Digital-Desert : Mojave Desert Visit us on Facebook -- Desert Gazette -- Desert Link
Intro:: Nature:: Map:: Points of Interest:: Roads & Trails:: People & History:: Ghosts & Gold:: Communities:: BLOG:: Weather:: :?:: glossary
Geology: Walk Through Time

Eureka Quartzite

sample of Eureka quartzite in Death Valley
< Previous - Next >

350 foot thick, 440-450 million years old. A true quartzite formed from metamorphosed sandstone formed in a dry environment. About the time of this formation land plants begin to appear.

Phanerzoic eon > Paleozoic era > Ordivician period > Upper epoch > Hirnantian age

Eureka Quartzite Death Valley Region

The Eureka Quartzite is a prominent geological formation within the Death Valley region, notable for its extensive and well-preserved quartzite layers. This formation plays a significant role in understanding the Paleozoic geological history of the area, particularly during the Ordovician period.

Characteristics and Composition

The Eureka Quartzite is primarily composed of:


This is a hard, metamorphic rock formed from the cementation and recrystallization of quartz-rich sandstone. In the Eureka Quartzite, the quartzite is typically very pure, characterized by its durability and resistance to weathering.

Geological Significance


The Eureka Quartzite is dated to the Middle to Late Ordovician period, roughly 485 to 443 million years ago. This was a time of significant geological and biological activity, including the diversification of marine life.


The formation of such a thick, pure quartzite layer indicates deposition in a high-energy environment, likely a beach or shallow marine setting where quartz sand could accumulate and later lithify into quartzite.

Regional Extent:

The Eureka Quartzite is noteworthy not just for its presence in Death Valley but also for its wide distribution across the Great Basin in the United States, indicating widespread geological processes were at play across a significant area during its formation.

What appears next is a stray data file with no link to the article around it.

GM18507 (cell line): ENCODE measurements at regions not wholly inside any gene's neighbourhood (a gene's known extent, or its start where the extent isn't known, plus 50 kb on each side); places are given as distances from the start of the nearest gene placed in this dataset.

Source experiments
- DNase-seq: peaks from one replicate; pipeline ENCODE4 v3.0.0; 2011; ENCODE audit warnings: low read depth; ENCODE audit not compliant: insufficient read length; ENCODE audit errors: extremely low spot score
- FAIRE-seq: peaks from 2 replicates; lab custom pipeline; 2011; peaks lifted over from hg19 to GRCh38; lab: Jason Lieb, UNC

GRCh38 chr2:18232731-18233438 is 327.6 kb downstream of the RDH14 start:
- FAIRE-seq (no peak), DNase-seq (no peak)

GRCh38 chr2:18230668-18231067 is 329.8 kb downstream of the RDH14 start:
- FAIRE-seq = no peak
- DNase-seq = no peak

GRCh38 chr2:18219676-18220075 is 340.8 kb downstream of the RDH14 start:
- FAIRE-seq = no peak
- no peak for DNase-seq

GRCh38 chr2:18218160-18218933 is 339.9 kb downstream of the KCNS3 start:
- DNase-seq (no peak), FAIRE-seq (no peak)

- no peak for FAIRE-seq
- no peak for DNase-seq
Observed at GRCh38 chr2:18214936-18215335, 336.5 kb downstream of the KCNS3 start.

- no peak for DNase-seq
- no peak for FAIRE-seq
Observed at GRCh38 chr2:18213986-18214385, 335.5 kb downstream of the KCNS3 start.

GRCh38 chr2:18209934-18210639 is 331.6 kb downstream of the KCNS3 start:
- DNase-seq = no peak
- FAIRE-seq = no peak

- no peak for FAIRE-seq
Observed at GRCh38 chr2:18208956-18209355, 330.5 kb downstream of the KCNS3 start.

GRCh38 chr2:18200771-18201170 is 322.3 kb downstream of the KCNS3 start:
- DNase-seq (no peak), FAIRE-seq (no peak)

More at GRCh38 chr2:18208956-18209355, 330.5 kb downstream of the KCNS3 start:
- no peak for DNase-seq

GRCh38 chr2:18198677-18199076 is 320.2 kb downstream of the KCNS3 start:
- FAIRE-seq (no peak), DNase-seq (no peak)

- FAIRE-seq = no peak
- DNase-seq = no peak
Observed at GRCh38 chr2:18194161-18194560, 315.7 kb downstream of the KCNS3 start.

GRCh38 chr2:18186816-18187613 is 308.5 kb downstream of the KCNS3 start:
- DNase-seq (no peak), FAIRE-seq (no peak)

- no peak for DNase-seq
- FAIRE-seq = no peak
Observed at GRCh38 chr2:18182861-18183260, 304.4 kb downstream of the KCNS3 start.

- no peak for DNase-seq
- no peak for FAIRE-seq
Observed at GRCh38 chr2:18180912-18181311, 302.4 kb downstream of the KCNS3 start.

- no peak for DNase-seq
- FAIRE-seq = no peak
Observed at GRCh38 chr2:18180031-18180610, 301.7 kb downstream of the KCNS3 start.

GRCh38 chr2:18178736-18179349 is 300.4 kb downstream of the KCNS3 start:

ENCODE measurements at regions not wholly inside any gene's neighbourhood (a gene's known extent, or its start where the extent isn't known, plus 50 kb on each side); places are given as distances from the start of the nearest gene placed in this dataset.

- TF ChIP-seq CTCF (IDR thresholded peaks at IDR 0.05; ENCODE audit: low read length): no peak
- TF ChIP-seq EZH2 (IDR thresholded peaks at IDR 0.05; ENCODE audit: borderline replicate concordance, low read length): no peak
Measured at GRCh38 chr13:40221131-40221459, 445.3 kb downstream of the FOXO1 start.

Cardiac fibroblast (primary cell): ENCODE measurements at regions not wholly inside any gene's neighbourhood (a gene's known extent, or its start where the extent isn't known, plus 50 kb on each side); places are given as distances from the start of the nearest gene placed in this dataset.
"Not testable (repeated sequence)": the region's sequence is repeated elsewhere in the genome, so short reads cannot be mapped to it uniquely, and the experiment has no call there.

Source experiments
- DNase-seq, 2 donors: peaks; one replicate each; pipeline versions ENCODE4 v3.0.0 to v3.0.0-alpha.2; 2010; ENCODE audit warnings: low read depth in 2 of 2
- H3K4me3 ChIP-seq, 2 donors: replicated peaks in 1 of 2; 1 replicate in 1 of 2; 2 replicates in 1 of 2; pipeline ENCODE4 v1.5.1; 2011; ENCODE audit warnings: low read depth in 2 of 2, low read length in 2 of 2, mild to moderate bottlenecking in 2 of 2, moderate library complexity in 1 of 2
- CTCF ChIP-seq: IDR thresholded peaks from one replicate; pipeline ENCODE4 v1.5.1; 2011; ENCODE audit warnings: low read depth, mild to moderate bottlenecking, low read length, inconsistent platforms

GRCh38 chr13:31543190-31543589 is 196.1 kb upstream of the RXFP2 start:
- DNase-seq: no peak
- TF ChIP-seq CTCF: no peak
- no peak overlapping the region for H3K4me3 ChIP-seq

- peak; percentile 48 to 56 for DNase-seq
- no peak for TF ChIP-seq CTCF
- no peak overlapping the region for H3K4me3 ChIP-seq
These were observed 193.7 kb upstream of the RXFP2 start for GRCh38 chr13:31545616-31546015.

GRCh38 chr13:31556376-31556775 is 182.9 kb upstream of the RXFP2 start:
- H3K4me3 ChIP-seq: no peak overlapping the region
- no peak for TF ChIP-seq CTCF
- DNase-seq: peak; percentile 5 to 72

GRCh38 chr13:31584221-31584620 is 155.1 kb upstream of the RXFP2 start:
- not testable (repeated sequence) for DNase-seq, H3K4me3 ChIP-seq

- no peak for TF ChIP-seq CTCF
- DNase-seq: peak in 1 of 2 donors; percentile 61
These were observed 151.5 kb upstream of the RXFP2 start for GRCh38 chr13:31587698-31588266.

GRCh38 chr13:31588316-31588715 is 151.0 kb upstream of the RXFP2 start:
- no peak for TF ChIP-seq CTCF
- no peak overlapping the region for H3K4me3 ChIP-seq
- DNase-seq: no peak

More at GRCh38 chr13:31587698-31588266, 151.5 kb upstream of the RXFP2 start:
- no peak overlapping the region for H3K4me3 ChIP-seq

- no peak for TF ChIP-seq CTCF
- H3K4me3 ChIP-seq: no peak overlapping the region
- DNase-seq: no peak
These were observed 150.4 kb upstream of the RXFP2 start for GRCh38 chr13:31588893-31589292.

Research and Relevance

The Eureka Quartzite is extensively studied for its geological characteristics and its role in reconstructing the paleogeographic and tectonic history of the western United States during the Ordovician. Its widespread presence and distinct physical properties make it a marker bed, used by geologists to correlate geological features across large distances. Understanding the conditions that led to the deposition of the Eureka Quartzite also provides insights into the Ordovician climatic conditions and the dynamics of ancient shorelines and shallow marine environments.


Intro:: Nature:: Map:: Points of Interest:: Roads & Trails:: People & History:: Ghosts & Gold:: Communities:: BLOG:: Weather:: :?:: glossary
Country Life Realty
Wrightwood, Ca.
Mountain Hardware
Wrightwood, Ca.
Canyon Cartography
Links to Desert Museums

Grizzly Cafe
Family Dining

Custom Search

Abraxas Engineering
These items are historical in scope and are intended for educational purposes only; they are not meant as an aid for travel planning.
Copyright ©Walter Feller. 1995-2023 - All rights reserved.